My allotment challange came to an end when i broke my foot followed by a broken wrist. Digging days were over for several months but now i am on the road to recovery and eager to get the garden planted again. My neighbour has now moved his chickens and i have the whole allotment its huge but never one to shy away from a challange its time to get stuck in. First thing is to get the path straight and level, with an son who nedds to have things perfect this took some time but well worth the effort. A path fit to land an aeroplane on was a comment from a neighbourinh allotmenteer! Then the back breaking effort of moving yet more soil to get the land as level as possible. The generousity of fellow gardeners is amazing as i am given a shed for storage a a pile of paving slabs that i plan to lay between the raised beds to reduce weeding. Aff
After a couple of days graft my joints are sore and my back aches but i can see my garden gradually taking shape well one half anywY!

Creating the vision

Plans are quickly forming in our heads as to how this allotment will look when its finished but, as we continue to dig the heavy,  nettle ridden soil, this vision seems a long way from reality.  It’s my turn to dig but as I take a minute from this back breaking work I lean on my spade and dream of  our vision of the blue potting shed, with space to make a cup of tea, a small veranda bordered by dahlias, sweet peas, and cornflowers.  To the right a well stocked herb bed  full of parsley, chives, marjoram, thyme and sage to name a few. with a path leading to raised beds stocked with a steady supply of salad stuff to be picked fresh each day the path leading further down the garden to rows of onions, potatoes, beetroot and carrots.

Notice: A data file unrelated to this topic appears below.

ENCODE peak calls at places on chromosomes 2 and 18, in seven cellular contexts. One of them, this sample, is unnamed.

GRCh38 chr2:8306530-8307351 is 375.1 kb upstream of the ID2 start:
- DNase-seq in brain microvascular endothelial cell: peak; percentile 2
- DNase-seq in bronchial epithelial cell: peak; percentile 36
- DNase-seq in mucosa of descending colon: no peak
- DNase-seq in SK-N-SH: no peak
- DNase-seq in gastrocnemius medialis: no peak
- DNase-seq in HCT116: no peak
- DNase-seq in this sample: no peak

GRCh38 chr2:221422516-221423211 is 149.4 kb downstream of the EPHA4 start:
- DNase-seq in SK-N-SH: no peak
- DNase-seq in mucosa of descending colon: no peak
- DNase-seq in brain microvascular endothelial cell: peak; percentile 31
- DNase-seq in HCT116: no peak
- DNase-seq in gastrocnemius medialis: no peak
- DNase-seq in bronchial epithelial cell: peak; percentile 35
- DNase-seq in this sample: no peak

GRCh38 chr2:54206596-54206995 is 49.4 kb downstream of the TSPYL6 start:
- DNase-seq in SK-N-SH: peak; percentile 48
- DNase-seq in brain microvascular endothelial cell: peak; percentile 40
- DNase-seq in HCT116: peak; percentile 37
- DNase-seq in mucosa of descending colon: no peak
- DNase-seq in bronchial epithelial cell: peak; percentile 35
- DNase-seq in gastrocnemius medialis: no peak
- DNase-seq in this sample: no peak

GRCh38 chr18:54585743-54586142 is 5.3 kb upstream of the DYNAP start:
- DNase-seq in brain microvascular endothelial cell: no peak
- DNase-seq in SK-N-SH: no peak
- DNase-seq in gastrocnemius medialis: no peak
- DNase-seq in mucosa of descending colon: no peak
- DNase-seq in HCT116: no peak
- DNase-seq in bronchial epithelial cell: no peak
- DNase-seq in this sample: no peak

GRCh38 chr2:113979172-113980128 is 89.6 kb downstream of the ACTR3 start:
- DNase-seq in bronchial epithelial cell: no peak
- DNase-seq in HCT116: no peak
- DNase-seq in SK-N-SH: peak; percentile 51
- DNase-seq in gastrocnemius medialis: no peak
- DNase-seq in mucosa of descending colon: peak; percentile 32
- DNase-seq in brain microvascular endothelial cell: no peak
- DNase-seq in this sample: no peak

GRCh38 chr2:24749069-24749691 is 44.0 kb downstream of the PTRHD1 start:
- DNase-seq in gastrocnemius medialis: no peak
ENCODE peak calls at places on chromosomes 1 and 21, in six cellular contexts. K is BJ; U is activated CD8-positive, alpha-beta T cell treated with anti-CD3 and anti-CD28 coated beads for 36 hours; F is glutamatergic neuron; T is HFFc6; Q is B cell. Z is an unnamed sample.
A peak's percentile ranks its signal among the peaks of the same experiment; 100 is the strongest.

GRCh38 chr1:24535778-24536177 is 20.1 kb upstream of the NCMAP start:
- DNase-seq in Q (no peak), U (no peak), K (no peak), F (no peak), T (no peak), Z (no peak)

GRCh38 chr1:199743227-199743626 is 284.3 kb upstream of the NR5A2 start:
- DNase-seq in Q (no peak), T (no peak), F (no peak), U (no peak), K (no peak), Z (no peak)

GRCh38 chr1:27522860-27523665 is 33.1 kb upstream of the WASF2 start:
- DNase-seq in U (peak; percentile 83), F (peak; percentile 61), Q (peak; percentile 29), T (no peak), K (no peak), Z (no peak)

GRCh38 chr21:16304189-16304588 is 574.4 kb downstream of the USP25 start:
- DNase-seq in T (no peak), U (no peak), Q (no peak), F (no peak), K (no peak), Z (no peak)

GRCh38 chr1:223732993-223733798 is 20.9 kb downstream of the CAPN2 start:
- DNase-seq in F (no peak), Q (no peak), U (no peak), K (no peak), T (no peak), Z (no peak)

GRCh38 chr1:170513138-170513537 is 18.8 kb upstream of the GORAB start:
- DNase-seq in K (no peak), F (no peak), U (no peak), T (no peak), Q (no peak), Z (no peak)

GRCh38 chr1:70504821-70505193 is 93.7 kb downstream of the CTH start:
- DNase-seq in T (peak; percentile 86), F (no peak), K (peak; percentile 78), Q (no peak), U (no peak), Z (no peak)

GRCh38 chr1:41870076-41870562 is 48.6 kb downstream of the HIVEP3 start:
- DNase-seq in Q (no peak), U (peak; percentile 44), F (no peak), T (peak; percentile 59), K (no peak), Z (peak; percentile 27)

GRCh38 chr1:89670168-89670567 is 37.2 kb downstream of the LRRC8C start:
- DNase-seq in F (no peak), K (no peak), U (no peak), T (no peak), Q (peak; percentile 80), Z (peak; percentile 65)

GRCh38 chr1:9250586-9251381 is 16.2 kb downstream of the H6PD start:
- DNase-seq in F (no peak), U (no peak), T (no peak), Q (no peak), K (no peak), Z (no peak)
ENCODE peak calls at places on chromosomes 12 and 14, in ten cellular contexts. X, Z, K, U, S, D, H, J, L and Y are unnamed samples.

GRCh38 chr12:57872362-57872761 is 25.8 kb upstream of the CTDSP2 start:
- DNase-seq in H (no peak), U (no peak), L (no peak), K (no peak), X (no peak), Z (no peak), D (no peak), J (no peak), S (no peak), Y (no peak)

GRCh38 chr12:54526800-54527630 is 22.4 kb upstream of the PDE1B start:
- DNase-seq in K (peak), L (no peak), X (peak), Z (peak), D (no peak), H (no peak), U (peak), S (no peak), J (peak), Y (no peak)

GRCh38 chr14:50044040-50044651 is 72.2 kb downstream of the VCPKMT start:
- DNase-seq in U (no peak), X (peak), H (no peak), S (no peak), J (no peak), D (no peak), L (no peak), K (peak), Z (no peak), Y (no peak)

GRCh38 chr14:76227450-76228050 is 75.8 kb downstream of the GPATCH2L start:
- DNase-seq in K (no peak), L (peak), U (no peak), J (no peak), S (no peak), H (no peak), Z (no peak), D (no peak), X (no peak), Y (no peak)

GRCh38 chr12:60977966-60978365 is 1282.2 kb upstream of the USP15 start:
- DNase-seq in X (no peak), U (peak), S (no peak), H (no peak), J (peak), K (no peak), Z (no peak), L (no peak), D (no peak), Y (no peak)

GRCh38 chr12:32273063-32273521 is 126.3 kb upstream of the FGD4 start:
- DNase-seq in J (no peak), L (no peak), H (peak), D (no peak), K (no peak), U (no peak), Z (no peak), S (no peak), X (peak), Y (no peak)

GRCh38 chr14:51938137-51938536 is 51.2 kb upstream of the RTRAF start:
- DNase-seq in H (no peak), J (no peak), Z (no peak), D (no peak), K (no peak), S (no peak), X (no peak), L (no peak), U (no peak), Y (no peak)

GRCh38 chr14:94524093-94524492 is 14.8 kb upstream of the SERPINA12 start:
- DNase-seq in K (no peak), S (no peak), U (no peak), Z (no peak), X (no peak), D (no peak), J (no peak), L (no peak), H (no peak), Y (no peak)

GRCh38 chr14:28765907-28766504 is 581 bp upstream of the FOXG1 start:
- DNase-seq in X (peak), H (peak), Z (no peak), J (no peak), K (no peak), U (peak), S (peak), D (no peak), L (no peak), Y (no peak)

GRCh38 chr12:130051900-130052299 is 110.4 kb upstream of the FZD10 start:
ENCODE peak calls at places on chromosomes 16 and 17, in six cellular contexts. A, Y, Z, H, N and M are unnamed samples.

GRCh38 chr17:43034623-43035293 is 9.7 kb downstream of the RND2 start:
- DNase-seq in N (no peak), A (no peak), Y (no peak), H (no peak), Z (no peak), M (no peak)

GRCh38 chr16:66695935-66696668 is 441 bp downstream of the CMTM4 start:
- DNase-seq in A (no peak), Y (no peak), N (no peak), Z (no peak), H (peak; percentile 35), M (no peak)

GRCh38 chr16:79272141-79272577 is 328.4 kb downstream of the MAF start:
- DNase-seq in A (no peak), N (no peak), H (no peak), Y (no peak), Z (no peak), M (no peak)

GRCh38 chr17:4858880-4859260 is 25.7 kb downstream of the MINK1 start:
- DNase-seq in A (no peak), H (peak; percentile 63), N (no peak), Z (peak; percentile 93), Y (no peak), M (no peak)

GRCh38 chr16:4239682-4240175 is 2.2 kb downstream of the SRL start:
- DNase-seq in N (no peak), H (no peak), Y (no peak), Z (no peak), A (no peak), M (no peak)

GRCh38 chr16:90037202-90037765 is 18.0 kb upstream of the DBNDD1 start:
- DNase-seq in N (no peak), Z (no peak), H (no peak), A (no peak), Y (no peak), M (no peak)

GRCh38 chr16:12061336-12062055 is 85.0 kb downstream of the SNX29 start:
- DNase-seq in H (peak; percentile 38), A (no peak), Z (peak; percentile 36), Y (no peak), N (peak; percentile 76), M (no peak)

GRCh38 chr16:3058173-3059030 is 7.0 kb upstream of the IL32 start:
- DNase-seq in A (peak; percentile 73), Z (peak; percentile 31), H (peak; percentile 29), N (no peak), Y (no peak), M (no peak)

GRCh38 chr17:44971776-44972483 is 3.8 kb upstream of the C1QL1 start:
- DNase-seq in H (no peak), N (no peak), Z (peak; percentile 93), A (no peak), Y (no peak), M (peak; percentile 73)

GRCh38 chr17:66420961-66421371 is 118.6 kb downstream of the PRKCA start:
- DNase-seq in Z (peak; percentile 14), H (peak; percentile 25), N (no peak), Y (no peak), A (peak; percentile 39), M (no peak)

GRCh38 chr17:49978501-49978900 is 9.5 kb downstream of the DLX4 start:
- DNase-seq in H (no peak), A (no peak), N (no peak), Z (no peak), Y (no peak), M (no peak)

But, as I stand amongst the thistles and survey the uneven weed covered mound on an allotment that hasn’t been dug for eleven years I realise that to achieve this will take a lot more hours of clearing, digging raking. And then because it is at least two foot higher at one end with  a “duck pond” in the middle we will have to get it level and sort out a drainage system. 

This garden was the dumping ground for it’s neighbours and as we dig we are finding an array of rubbish that has been hidden away for years, bricks, metal, plastic bags, glass and even pieces of asbestos are gradually seeing the light of day.  We pile these to the side of the garden not really sure what to do with them.

As with any allotment the neighbours express a keen interest in what you’re doing, offering helpful comments “you’ve got a lot o’ work on there”,  “there’s allsorts buried under that mound of soil”,   ” you need a jcb to move that”.  I smile and always up for a challenge once again pick up my spade and dig, all the while thinking blue shed, cup of tea sweet peas and dahlias.


Bit of a boring post but more digging being done! Slow hard graft.

First day

This was the first day at the new allotment, its only half but with the state of it, its enough! Hoping to just get the ground cleared first, a task in itself!